The White Lotus Rebellion (Chinese: ; pinyin: Chuān chŭ bái lián jiào qǐ yì, 1794–1804) was a rebellion initiated by followers of the White Lotus movement during the Qing dynasty of China. Motivated by millenarian Buddhists who promised the immediate return of the Buddha, it erupted out of social and economic discontent in the impoverished provinces of Hubei, Shaanxi, and Sichuan (including modern Sichuan and Chongqing). The rebellion began in 1794, when large groups of rebels claiming White Lotus affiliations rose up within the mountainous region that separated Sichuan province from Hubei and Shaanxi provinces.[1] A smaller precursor to the main rebellion broke out in 1774, under the leadership of the martial-arts and herbal-healing expert Wang Lun in Shandong province of northern China.

Although the rebellion was finally crushed by the Qing government after eight years of fighting, it marked a sharp decline in the strength and prosperity of the Qing dynasty. The government had to depend on more Han Chinese recruits (Green Standard) since there were not enough Manchu. The rebellion was ended by the deaths of some 100,000 rebels.[2][3]

The White Lotus Society

Main article: White Lotus

The White Lotus Rebellion was initiated as an antitax protest led by the White Lotus Society, a secret religious society. The White Lotus Society is traditionally considered to have first appeared during the Jin dynasty founded by Huiyuan in Mount Lu, Jiujiang. The Red Turban Rebellion which took place in 1352, was led by the White Lotus group. By 1387, after more than 30 years of war, their leader, Zhu Yuanzhang conquered the North China Plain and occupied the Yuan capital Khanbaliq (present-day Beijing). Having attained the Mandate of Heaven and the status of Emperor, Zhu Yuanzhang named his period of reign "Hongwu" (thus he was known as the Hongwu Emperor) and founded a new dynasty – the Ming dynasty. The group later reemerged in the late 18th century in the form of an inspired Chinese movement.[4]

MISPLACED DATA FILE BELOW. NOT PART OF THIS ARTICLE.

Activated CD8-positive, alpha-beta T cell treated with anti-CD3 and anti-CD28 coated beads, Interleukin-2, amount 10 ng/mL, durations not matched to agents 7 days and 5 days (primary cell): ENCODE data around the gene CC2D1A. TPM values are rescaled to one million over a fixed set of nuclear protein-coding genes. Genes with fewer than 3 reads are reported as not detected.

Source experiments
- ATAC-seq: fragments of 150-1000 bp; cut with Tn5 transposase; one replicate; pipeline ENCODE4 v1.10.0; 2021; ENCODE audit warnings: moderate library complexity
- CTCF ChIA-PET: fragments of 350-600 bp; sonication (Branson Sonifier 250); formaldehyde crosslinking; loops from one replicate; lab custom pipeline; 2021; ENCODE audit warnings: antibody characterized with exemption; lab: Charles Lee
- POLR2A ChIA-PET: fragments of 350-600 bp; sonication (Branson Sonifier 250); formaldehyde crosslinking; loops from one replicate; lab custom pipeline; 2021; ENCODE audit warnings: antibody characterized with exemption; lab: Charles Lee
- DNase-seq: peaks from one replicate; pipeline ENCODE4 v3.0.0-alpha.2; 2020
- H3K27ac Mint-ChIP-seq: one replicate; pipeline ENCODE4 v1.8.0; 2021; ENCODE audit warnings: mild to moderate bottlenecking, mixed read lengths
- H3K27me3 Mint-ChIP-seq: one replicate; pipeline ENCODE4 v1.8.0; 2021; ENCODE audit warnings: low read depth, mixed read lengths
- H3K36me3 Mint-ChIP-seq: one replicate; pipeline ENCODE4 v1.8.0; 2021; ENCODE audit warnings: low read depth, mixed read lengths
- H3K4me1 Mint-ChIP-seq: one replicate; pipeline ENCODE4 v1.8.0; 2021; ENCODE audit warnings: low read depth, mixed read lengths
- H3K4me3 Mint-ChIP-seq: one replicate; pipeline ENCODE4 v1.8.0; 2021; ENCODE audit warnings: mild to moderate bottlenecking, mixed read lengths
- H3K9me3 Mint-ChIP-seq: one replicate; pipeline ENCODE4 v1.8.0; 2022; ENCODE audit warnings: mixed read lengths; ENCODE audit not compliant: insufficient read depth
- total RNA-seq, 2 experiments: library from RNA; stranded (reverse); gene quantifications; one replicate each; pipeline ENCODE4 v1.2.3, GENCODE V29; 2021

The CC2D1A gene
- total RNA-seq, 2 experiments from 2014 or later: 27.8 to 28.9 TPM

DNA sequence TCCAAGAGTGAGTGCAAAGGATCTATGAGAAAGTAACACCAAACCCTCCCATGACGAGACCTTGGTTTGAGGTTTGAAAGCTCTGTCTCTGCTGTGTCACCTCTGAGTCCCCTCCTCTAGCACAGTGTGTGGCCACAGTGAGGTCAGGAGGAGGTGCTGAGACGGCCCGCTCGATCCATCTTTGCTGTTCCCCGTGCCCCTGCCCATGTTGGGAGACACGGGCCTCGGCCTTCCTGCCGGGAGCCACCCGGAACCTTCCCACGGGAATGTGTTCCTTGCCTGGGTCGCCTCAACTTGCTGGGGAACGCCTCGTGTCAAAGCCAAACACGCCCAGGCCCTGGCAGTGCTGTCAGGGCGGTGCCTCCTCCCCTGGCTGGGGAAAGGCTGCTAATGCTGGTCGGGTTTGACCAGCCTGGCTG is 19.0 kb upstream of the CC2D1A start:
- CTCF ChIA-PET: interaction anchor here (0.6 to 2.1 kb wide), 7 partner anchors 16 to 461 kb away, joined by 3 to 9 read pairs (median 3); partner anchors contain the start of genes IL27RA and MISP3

Though many movements and rebellions were considered by imperial bureaucrats to have been led by White Lotus Society leaders, there is reason to doubt that the White Lotus Society had any organizational unity. Barend Joannes Ter Haar has argued that the term "White Lotus" was used primarily by Ming and Qing imperial bureaucrats to disparagingly explain a wide range of unconnected millenarian traditions, rebel movements, and popular religious practices.[5] According to Ter Haar, it is clear that the "White Lotus" rebels of the uprisings that occurred between 1796 and 1804 did not voluntarily use the term "White Lotus" to refer to themselves or their movement.[6] The term was only used by the millenarian rebels under intense pressure during government interrogations. It is only as historical sources look back upon these events do they began to summarize the various aspects of these uprisings as the "White Lotus rebellion."[7]


Wang Lun Uprising

In 1774, one instance of a derivative sect of the White Lotus, the Eight Trigrams arose in the form of underground meditation teachings and practice in Shandong province, not far from Beijing (Zhili) near the city of Linqing.[8] The leader, herbalist and martial artist Wang Lun, led an uprising that captured three small cities and laid siege to the larger city of Linqing, a strategic location on the north-south Grand Canal transportation route.

Wang Lun likely failed because he did not make any attempts to raise wide public support. He did not distribute captured wealth or food supplies, nor did he promise to lessen the tax burden. Unable to build up a support base, he was forced to quickly flee all three cities that he attacked in order to evade government troops. Though he passed through an area inhabited by almost a million peasants, his army never measured more than 4,000 soldiers, many of whom had been forced into service.

White Lotus Rebellion

In 1794, a similar movement arose in the mountainous region that separated Sichuan province from Hubei and Shaanxi provinces in central China, initially as a tax protest. The White Lotus led impoverished settlers into rebellion, promising personal salvation in return for their loyalty. Beginning as tax protests, the eventual rebellion gained growing support and sympathy from many ordinary people. The grew in number and power and eventually, into a serious concern for the government.


The Qianlong Emperor (r. 1735–96) sent Helin (和琳, brother of Heshen) and Fuk'anggan to quell the uprising. Surprisingly, the ill-organized rebels managed to defeat the inadequate and inefficient Qing imperial forces. After both died in battle in 1796, the Qing government sent new officials, but none were successful. Only after 1800 did the Qing government adopt new tactics that established local militias (tuan) to help surround and destroy the White Lotus.[9] The Qianlong emperor ordered that the Eight Banner armies, whether they had Manchu or Han banners, were not to be used to suppress internal uprisings, so the Qing mainly relied on the Han Chinese Green Standard Army and Han militias in order to suppress rebellions such as the White Lotus.[10]